Eight of the lease tracts (5, 6, 7, 8, 9, 11, 13, and 18) contain one or more existing mines that operated in the past under DOE's approval and are currently permitted by CDRMS. Three lease tracts (13A, 21, and 25) have existing mine sites that have been fully reclaimed in accordance with existing environmental requirements and DOE lease stipulations; however, these mine sites currently remain permitted by CDRMS.
The lessees have submitted no new project-specific plans to DOE with regard to where and how many mines might be developed and operated in the near future. For the purposes of analysis in the ULP PEIS, DOE conservatively assumed, based on past practices, that there would be a total of 19 mines operating at various production rates during a peak year of operations. That is, the 19 mines would comprise 6 small, 10 medium, 2 large, and 1 very large (open-pit JD-7 mine). It was further assumed that there would be a smaller number of mines in operation in years other than the peak year, and that the peak year could occur more than once (i.e., there could be multiple years with the same number of mines operating at similar ore production rates). It was expected that the potential Start Printed Page 26960environmental impacts for years other than the peak year(s) would fall within the range of impacts discussed for a peak year in the ULP PEIS. Therefore, the potential environmental impacts for the entire 10-year lease period would be expected to be no more than 10 times those for the peak year.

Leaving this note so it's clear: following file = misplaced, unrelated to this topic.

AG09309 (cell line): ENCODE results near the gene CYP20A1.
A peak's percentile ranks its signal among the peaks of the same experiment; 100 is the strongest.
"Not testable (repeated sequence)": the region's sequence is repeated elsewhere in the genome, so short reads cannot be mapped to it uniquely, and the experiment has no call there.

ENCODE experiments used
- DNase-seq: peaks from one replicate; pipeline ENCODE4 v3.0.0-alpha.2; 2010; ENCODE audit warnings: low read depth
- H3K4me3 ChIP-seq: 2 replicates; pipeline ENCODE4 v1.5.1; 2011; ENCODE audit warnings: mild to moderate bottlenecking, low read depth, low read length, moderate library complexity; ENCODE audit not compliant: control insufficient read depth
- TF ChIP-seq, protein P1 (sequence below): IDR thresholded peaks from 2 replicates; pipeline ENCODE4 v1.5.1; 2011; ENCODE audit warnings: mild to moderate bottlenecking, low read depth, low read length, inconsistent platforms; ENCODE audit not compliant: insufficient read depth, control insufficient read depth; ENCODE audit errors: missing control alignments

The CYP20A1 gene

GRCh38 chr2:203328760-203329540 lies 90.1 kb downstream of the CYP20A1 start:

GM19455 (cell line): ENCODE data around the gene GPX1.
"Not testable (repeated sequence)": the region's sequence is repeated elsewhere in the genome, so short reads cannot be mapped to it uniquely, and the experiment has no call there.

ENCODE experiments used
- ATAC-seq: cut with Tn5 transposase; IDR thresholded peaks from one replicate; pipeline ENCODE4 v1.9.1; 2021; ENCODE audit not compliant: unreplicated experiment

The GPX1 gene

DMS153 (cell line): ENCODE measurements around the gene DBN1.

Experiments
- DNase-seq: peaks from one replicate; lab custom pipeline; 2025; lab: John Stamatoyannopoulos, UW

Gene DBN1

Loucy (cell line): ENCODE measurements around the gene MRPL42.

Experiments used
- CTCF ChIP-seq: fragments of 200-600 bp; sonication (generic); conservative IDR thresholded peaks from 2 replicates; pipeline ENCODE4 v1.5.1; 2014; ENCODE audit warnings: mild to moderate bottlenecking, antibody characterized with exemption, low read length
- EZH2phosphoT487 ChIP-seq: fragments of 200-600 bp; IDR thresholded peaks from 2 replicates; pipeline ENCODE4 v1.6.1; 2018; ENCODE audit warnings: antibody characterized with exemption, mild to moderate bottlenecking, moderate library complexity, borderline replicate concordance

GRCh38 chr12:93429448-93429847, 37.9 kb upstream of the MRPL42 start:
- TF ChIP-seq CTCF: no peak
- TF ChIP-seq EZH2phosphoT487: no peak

For the exploration phase of a mine, it is assumed that a total of 0.33 acre (0.13 ha), 1.1 acre (0.44 ha), and 0.33 acre (0.13 ha) of surface would be disturbed for the new 6 small, 10 medium, and 2 large mines respectively. For the very large mine, 210 acres (92 ha) have already been disturbed at the JD-7 surface open-pit mine. A total of 20 workers would be required to conduct the exploration phase for the mines assumed for the peak year (not including the very large open-pit mine at JD-7, for which exploration was assumed to have been completed).
The total area disturbed for Alternative 4 will be approximately 460 acres (190 ha). Total tonnage of ore generated for the peak year of operation will be about 480,000 tons. The number of workers needed for mine development and operations will depend on the size of the mine and could vary from 7 to 51 workers. It is assumed that 7, 11, 17, and 51 workers will be needed for each small, medium, large, and very large mine, respectively. These workers will consist mostly of mine workers. A peak year of operation for 19 mines will involve about 237 workers.